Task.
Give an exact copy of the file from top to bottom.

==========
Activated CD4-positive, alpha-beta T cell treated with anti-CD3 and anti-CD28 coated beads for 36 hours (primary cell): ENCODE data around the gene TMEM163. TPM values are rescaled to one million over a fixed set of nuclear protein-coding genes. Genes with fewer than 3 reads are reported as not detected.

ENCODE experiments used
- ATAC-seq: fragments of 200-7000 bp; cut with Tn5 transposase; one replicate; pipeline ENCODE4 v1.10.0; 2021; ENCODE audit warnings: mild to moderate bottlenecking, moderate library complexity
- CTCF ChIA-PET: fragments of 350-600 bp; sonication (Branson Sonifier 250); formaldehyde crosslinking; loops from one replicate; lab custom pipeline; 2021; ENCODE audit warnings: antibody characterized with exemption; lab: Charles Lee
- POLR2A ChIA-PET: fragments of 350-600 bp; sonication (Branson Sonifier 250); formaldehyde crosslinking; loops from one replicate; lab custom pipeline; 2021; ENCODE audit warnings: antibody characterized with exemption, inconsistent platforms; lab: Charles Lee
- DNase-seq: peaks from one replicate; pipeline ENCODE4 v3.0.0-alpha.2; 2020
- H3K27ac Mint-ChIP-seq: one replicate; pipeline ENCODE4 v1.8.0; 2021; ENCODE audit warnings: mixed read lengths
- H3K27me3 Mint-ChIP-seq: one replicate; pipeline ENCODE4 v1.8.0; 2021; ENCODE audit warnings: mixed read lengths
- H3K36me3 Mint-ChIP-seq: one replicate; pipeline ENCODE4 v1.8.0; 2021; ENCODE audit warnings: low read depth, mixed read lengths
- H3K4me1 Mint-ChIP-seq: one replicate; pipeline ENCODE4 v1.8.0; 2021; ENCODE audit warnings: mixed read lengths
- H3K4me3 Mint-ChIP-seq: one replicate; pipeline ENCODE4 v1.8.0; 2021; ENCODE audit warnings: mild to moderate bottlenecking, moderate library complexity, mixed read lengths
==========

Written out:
Activated CD4-positive, alpha-beta T cell treated with anti-CD3 and anti-CD28 coated beads for 36 hours (primary cell): ENCODE data around the gene TMEM163. TPM values are rescaled to one million over a fixed set of nuclear protein-coding genes. Genes with fewer than 3 reads are reported as not detected.

ENCODE experiments used
- ATAC-seq: fragments of 200-7000 bp; cut with Tn5 transposase; one replicate; pipeline ENCODE4 v1.10.0; 2021; ENCODE audit warnings: mild to moderate bottlenecking, moderate library complexity
- CTCF ChIA-PET: fragments of 350-600 bp; sonication (Branson Sonifier 250); formaldehyde crosslinking; loops from one replicate; lab custom pipeline; 2021; ENCODE audit warnings: antibody characterized with exemption; lab: Charles Lee
- POLR2A ChIA-PET: fragments of 350-600 bp; sonication (Branson Sonifier 250); formaldehyde crosslinking; loops from one replicate; lab custom pipeline; 2021; ENCODE audit warnings: antibody characterized with exemption, inconsistent platforms; lab: Charles Lee
- DNase-seq: peaks from one replicate; pipeline ENCODE4 v3.0.0-alpha.2; 2020
- H3K27ac Mint-ChIP-seq: one replicate; pipeline ENCODE4 v1.8.0; 2021; ENCODE audit warnings: mixed read lengths
- H3K27me3 Mint-ChIP-seq: one replicate; pipeline ENCODE4 v1.8.0; 2021; ENCODE audit warnings: mixed read lengths
- H3K36me3 Mint-ChIP-seq: one replicate; pipeline ENCODE4 v1.8.0; 2021; ENCODE audit warnings: low read depth, mixed read lengths
- H3K4me1 Mint-ChIP-seq: one replicate; pipeline ENCODE4 v1.8.0; 2021; ENCODE audit warnings: mixed read lengths
- H3K4me3 Mint-ChIP-seq: one replicate; pipeline ENCODE4 v1.8.0; 2021; ENCODE audit warnings: mild to moderate bottlenecking, moderate library complexity, mixed read lengths